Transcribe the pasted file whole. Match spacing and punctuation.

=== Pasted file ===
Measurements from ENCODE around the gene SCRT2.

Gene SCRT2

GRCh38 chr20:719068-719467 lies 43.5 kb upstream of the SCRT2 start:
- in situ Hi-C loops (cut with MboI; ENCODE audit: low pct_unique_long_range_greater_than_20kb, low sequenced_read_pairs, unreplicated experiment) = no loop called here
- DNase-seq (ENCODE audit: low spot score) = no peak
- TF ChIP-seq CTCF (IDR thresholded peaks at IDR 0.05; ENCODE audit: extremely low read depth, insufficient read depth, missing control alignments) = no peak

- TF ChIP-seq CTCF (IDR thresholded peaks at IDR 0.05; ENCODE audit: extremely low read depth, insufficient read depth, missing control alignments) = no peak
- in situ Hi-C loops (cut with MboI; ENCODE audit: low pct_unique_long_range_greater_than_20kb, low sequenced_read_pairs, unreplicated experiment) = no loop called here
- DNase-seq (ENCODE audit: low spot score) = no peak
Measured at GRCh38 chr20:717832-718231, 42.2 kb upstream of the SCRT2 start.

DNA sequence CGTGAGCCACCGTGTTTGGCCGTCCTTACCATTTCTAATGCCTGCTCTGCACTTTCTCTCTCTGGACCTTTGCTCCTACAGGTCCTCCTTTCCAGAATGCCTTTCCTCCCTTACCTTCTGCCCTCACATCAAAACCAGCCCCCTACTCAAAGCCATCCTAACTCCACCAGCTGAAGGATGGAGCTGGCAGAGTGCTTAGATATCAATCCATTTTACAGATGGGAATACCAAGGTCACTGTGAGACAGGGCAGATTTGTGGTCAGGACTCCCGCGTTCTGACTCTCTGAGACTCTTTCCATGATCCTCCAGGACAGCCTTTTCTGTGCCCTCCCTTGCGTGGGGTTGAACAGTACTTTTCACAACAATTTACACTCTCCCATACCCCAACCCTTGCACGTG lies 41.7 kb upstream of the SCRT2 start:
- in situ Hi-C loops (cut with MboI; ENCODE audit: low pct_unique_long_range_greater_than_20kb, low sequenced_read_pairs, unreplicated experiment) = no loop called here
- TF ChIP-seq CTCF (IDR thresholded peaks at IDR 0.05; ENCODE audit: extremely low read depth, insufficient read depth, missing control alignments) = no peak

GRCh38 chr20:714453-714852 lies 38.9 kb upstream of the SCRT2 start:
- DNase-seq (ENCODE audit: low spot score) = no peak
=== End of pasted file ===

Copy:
Measurements from ENCODE around the gene SCRT2.

Gene SCRT2

GRCh38 chr20:719068-719467 lies 43.5 kb upstream of the SCRT2 start:
- in situ Hi-C loops (cut with MboI; ENCODE audit: low pct_unique_long_range_greater_than_20kb, low sequenced_read_pairs, unreplicated experiment) = no loop called here
- DNase-seq (ENCODE audit: low spot score) = no peak
- TF ChIP-seq CTCF (IDR thresholded peaks at IDR 0.05; ENCODE audit: extremely low read depth, insufficient read depth, missing control alignments) = no peak

- TF ChIP-seq CTCF (IDR thresholded peaks at IDR 0.05; ENCODE audit: extremely low read depth, insufficient read depth, missing control alignments) = no peak
- in situ Hi-C loops (cut with MboI; ENCODE audit: low pct_unique_long_range_greater_than_20kb, low sequenced_read_pairs, unreplicated experiment) = no loop called here
- DNase-seq (ENCODE audit: low spot score) = no peak
Measured at GRCh38 chr20:717832-718231, 42.2 kb upstream of the SCRT2 start.

DNA sequence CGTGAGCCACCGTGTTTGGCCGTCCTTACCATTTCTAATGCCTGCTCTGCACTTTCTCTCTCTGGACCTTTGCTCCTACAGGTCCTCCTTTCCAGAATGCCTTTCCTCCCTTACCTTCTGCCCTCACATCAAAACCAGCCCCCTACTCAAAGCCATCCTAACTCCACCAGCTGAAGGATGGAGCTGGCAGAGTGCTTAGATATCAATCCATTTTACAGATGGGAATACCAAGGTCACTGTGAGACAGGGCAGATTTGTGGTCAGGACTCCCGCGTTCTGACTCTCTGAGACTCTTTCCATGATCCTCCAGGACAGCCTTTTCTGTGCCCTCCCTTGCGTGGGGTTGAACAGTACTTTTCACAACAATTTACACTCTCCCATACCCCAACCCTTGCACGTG lies 41.7 kb upstream of the SCRT2 start:
- in situ Hi-C loops (cut with MboI; ENCODE audit: low pct_unique_long_range_greater_than_20kb, low sequenced_read_pairs, unreplicated experiment) = no loop called here
- TF ChIP-seq CTCF (IDR thresholded peaks at IDR 0.05; ENCODE audit: extremely low read depth, insufficient read depth, missing control alignments) = no peak

GRCh38 chr20:714453-714852 lies 38.9 kb upstream of the SCRT2 start:
- DNase-seq (ENCODE audit: low spot score) = no peak